Khakan always felt "different", on the peripheral of any circle - family, social, political or otherwise. With a background is in Health & Social Care he is acutely aware of what it means to be treated differently when from a more marginalised community.
Khakan felt, even from a young age that he did not really fit in. He felt different but was not able to label it. He felt that he wasn’t masculine enough to fit in with boys and stood out for liking to play with dolls and what were perceived as typically feminine games. He also didn’t fit in with girls as at school as they didn’t like to mix with boys.
Khakan was born and bred in the Midlands, but comes from south Asian heritage and here he also struggled as he didn’t feel Muslim enough or south Asian enough. This manifested into him always feeling like the outsider and being marked as different, because it was picked up in every facet of his life from not only his sexual orientation and gender identity, but also how he presented culturally and with his ethnicity. He didn’t quite fit in to any group and this made him shy and introverted.
Khakan explains that the history of Islam is quite progressive, so although his family adhered to certain Muslim traditions, they were quite liberal. Growing up he had to learn how to integrate this into his life, whilst also trying to fit in with British culture. Despite being quite liberal there are still taboo subjects and members of Khakan’s family do not accept that he is gay. Growing up feeling unable to express himself he realised he needed to assert his personality and identity, something he found possible after moving away to London. It was once he returned home that he felt confident enough to come out to his mum after this, something that he had been dreading, especially with the cultural dynamics. His mum was very accepting, but his dad had a different attitude and was quite homophobic. Khakan now realises much of the reason they clashed was because they share many of the same characteristics. His father was also an activist trying to join the Asian and British communities and Khakan is following in these footsteps but also looking at LGBT equality in the Asian community.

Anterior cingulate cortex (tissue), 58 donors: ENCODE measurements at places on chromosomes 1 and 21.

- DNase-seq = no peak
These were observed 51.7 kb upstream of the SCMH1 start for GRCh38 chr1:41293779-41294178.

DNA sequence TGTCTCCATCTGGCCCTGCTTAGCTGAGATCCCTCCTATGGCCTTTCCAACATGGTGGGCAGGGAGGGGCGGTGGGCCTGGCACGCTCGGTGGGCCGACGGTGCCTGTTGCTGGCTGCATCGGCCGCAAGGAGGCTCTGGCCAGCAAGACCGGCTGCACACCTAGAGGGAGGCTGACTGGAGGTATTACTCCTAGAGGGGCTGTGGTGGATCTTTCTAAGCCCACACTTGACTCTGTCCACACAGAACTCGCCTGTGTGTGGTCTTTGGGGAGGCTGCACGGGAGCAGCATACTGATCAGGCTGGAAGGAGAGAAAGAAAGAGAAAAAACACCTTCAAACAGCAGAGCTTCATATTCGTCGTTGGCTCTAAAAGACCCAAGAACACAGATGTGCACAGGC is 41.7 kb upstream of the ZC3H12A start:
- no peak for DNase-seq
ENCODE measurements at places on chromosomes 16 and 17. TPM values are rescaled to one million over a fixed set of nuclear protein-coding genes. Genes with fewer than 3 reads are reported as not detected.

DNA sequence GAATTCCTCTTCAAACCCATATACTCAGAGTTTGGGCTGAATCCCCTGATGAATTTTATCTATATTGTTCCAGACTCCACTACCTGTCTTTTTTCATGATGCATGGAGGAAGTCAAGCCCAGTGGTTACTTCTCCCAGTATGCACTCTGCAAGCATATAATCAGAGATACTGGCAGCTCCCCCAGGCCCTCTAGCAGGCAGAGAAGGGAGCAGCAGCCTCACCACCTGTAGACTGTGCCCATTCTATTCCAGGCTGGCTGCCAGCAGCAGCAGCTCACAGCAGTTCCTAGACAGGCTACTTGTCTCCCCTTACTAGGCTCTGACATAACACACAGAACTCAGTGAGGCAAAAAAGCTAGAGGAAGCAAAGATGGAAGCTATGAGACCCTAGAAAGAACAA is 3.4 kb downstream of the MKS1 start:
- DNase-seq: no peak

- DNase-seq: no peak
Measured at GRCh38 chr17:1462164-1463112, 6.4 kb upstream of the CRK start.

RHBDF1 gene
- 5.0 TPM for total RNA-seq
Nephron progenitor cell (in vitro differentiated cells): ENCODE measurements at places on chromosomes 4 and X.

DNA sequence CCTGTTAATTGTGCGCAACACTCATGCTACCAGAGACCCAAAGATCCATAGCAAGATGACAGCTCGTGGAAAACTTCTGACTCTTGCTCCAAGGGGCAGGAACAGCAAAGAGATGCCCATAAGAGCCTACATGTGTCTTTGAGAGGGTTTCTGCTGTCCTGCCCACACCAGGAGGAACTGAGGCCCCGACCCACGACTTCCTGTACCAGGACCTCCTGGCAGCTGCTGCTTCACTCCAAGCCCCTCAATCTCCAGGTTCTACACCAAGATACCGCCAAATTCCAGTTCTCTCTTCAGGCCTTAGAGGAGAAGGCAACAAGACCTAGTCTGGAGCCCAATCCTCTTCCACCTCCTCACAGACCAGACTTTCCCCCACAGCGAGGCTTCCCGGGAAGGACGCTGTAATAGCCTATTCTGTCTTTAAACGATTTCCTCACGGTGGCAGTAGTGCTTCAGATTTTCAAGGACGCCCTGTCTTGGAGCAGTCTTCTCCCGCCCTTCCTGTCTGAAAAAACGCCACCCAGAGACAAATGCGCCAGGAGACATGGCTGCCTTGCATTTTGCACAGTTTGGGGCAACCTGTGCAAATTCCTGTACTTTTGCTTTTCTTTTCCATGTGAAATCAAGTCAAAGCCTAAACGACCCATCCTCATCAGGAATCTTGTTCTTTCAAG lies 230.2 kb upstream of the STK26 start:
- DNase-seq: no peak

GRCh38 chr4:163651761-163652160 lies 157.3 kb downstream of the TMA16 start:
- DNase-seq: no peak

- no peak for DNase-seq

Growing up his family had very high expectations of him, especially being youngest of 7 and this expectation caused him to have a lot of conflicting questions as he tried to work out if he was gay, bisexual etc and this impacted his mental health. He experienced a lot of religious guilt, with a level of oppression coming from each side, politically, socially & family. He struggled to find anyone to talk to – especially around such taboo subjects. It took him a long term to come to terms with who he was.
In his relationship with his partner, Khakan has seen the evolution of gay rights, which are now recognised and validated by the world. Early on in their relationship he did not feel comfortable to be open at work. A turning point for him was attending an Aids Awareness Workshop, one of other attendees said to him that she didn’t understand gay people – at the time he didn’t have the confidence to respond, but this prompted him to realise that he needed to speak up as her comments made him so angry.
Khakan wishes people had confidence to be who they need and want to be. Within his work in health & social care they are seeing more anxiety and depression being experienced by young people, than ever before, which could be as a result of COVID. He says we all need to be mindful of everyone’s mental health pressures as everyone has different aspects in their lives to contend with. He says if we can introduce respect and inclusivity so that everyone can be accepted and loved for who they are then we would hopefully see lower mental health issues. He believes everyone will have felt on the periphery at some point in our lives and this makes you re-think life and how you navigate through it.
SEE Change Happen
Finding A Voice